fillment of the research objectives often              beef cattle research, use of cattle owned and
 requires that the researcher make some input           maintained by cooperators to conduct beef
 into management of the cow herd. Thus, to be           cattle breeding research in the Southern Re-
 successful in cooperative work, the researcher         gion can be a feasible alternative to the
 must have, as a very minimum, an understand-           traditional policy of using experiment station
 ing of basic beef cattle management. Also,it is        cattle, and for specific situations, the procedure
 essential that the researcher know how to work                                 l
                                                        merits consideration. Al proposed cooperative
 cattle and be willing to work with the                 work should be evaluated initially in terms of
 cooperator to collect the required data. For           expected output relative to required input. For
 instance, this means helping to work the cattle        instance, in situations in which small herds are
 each year to set up appropriate breeding groups        involved, cooperative work may be excellent
 and working of calves before the breeding              but ultimately only a small amount of data is
 season and at weaning. Almost as important,            collected. Consequently, the ability to detect
 the researcher must have considerable patience         statistically    significant     differences    is
 when working with Cooperators because most             diminished.
 cattle working activities seldom proceed ac-
cording to plan.                                                            Llterature Clted
     The ability of the researcher to simpliQ           Aaron,D.K.andP.A.Thrift.
procedures is almost mandatory when working                 type onpreweaningtraitsunder commercial beef cattle
with cooperators. For instance, the simple                  conditions. Can. I. Anim. Sci. 62:287.
procedure of using different colored ear tags to       Aaron. D. K. and F. A. Tluift. 1984. Influence of sue and
                                                            dam genetic type on preweaning cattle traits. World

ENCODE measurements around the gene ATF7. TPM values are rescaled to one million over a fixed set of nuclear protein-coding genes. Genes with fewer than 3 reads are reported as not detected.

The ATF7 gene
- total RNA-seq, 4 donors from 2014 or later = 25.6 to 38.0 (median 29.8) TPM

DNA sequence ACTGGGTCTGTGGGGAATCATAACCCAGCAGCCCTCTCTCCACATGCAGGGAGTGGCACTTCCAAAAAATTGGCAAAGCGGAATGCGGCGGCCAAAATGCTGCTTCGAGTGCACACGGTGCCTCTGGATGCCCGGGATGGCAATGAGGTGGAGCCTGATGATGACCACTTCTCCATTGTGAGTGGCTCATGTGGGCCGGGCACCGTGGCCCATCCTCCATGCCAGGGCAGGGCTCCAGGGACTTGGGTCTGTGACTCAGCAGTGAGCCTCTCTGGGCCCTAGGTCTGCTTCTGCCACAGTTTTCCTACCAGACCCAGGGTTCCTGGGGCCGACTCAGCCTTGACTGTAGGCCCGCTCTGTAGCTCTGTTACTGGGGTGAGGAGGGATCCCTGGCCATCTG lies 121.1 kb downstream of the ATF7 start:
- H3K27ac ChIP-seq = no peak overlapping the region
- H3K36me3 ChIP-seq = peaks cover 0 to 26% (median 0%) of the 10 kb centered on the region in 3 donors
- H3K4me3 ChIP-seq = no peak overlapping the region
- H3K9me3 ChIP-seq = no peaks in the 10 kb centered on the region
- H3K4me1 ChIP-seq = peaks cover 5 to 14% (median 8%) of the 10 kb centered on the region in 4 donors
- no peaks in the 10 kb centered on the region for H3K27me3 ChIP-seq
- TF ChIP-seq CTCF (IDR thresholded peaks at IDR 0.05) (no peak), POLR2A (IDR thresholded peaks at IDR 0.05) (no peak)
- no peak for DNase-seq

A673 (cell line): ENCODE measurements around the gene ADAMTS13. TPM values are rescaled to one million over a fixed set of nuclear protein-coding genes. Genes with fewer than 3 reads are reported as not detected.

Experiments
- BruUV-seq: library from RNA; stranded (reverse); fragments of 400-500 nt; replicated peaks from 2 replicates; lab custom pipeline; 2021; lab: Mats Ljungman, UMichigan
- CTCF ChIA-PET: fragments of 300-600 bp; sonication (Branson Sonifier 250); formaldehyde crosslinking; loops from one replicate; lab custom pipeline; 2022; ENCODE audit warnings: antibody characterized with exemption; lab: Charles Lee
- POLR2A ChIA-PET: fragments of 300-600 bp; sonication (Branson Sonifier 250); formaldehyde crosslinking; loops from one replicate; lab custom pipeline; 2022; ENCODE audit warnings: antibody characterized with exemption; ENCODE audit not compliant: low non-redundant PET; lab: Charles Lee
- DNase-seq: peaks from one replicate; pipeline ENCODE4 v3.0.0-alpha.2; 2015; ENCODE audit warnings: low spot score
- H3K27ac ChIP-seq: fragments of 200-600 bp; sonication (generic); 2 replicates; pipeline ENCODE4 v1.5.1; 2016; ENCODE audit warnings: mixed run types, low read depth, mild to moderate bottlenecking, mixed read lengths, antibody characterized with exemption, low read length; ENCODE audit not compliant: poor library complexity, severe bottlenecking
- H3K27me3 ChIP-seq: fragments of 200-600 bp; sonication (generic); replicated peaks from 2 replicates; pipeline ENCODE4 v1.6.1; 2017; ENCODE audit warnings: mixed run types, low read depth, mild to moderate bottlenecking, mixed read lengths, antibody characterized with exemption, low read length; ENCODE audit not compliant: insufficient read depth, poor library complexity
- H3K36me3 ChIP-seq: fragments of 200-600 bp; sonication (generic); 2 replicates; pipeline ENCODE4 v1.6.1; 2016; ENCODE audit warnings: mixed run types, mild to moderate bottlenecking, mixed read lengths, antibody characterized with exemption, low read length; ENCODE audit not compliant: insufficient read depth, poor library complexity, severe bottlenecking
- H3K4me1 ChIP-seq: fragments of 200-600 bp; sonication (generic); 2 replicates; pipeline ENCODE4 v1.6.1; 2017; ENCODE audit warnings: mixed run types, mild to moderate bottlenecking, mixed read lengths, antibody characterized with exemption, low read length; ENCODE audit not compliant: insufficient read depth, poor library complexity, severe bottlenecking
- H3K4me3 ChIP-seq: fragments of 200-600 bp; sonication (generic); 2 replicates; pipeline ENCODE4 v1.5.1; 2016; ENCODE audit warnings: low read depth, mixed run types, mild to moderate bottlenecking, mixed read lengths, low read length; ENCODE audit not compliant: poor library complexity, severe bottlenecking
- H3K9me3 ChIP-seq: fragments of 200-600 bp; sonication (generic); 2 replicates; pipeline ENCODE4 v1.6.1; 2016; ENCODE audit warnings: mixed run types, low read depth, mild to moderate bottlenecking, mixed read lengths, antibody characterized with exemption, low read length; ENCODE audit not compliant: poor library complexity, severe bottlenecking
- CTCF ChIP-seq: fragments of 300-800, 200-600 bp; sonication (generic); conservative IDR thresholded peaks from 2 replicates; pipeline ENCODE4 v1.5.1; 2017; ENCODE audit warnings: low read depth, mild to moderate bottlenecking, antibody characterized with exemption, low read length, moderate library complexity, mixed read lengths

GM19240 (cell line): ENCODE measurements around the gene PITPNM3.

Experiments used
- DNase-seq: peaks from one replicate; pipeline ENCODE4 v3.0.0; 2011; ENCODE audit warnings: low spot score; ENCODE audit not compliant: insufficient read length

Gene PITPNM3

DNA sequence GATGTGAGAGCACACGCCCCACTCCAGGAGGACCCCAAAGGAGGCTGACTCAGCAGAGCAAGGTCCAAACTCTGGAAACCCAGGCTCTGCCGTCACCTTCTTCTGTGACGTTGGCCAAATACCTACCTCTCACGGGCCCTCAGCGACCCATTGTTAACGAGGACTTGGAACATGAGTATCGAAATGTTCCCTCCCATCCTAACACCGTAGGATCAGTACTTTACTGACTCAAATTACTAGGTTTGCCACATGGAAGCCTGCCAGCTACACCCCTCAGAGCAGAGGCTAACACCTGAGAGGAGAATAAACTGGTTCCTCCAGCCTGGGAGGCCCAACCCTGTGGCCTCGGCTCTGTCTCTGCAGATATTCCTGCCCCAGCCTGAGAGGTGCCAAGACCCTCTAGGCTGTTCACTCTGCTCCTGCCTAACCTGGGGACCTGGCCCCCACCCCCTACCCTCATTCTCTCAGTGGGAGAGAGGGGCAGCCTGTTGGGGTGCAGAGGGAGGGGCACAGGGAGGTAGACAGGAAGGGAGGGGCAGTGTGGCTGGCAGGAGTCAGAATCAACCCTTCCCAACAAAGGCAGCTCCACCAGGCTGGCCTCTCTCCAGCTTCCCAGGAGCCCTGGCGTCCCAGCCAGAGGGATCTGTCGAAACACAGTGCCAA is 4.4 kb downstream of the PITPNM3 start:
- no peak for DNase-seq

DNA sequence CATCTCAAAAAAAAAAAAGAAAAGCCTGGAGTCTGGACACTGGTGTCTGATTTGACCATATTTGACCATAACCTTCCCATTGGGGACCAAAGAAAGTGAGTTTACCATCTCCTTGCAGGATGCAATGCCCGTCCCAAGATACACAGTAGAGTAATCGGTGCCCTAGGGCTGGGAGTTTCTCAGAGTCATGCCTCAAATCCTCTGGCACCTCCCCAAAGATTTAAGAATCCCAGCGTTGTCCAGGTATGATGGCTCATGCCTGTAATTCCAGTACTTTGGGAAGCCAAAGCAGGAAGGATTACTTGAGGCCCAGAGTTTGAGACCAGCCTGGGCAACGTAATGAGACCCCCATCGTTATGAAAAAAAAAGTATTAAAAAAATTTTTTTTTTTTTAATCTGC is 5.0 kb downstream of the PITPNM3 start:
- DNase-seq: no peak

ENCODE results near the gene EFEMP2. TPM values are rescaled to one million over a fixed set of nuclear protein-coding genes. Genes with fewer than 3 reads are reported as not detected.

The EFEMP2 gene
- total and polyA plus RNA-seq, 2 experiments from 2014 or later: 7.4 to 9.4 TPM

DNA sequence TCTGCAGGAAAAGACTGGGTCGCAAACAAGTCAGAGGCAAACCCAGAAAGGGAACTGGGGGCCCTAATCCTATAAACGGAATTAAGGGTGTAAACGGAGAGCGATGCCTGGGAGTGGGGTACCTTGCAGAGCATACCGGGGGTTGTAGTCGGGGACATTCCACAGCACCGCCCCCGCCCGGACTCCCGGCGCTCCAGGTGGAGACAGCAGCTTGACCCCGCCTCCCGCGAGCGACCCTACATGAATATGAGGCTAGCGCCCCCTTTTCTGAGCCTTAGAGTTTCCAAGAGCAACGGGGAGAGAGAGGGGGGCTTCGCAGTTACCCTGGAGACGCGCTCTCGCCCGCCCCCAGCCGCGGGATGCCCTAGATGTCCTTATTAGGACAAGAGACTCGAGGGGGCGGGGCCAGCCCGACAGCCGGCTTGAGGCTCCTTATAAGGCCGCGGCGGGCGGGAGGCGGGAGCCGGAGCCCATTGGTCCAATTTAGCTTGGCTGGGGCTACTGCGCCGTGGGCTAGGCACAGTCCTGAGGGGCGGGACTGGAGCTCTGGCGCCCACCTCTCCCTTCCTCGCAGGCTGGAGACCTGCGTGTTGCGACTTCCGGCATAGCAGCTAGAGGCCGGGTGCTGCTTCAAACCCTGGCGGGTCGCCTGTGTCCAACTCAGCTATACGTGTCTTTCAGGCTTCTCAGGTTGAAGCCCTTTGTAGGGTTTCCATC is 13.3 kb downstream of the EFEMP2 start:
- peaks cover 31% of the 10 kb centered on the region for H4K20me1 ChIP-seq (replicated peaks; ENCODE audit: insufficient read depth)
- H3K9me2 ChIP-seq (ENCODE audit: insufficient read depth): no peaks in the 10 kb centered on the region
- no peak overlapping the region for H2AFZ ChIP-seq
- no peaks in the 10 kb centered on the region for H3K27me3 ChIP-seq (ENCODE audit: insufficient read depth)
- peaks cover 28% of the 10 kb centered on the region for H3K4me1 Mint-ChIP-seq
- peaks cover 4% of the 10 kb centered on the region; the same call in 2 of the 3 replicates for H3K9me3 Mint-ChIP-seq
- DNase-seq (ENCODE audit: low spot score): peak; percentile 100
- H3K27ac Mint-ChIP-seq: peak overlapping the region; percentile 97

denote specific breeding groups can greatly aid             Rev. Anim. Rod. 2057.
cooperators in the event that two breeding             BenysheL, L. L. 1979. Sire by breed of dam intemction for
groups get together during the breeding season.             w a i g weight i Limousin sire evaluation. J. Anim.
                                                              enn               n
     Experience indicates that any proposed                 Sci. 4963.
                                                       Berhmd, J. K. and L. L. Benyshek. 1987. V r a c and
cooperative work should be detailed in a                    covariance estimates for maternally influenced beef
written “Memorandum of Agreement,” which                    growth traits. J. Anim. Sci. 64:728.
should be signed and understood by all parties         Bertrand,J. K., J. D. Houghand L. L. Benyshek. 1987. Sire x
involved The “Memorandum of Agreement”                      mvironment interactions and genetic correlations of
                                                            sire progeny performance across regions in dam-
provides no assurance that the cooperator will              adjusted field data. J. Anim. Sci. M77.
abide by all items outlined, but if the details        Chapman, H. D., T. M. Clybum and W. C. McCormick.
are developed, initially agreed on by all                    1970. *ding, two-and -breed             rotational CTOSS-
parties, and if the cooperator fails to comply, it          ing as systems for production of calves to weaning. J.
                                                            h i m . Sci. 31642.
is much easier for the researcher to terminate         Chapman, H. D.. T. M. Clybum and W. C. McCormick.
the cooperative work. Failure of the cooperator             1971. Grading and two- and three-breed rotational
to comply with items detailed in the                        crossing as systems for production of slaughter steers.
“Memorandum of Agreement” can be minor                      J. Anim. Sci. 32:1062.
(i.e., the cooperator wishes to breed a favorite       DeNise, R.S.K. and D. E. Ray. 1987. Postweaning weights
                                                            and gains of cattle raised under range and gaio test
cow to a certain breed of bull when the cow                 enviromnts. J. Anim. Sci. 64:%9.
should be. bred to another breed of bull) or           DeNise,R.S.K..D. E. Ray, A.M. Lane, V. L. Rundle and M.
major (i.e., the cooperator wishes to breed all             Torabi. 1987. Relationships among udder shape,udder
cows of a certain genetic type to a certain bull            capacity, cow longevity and calf weights. I. Anim.Sci.
or breed of bull). In both situations, the             DeNise, S. K. and M. Torabi. 1989. Genetic parameter
solutions are simple. In the first case, expose             estimates for postweaning traits of beef cattle in a
the favorite cow as requested, complete the                 stressful environment. J. Anim. Sci. 672619.
proposed work, and later delete data on the            DeNise, S. K., M. Torabi, D. E. Ray and R. Rice. 1988.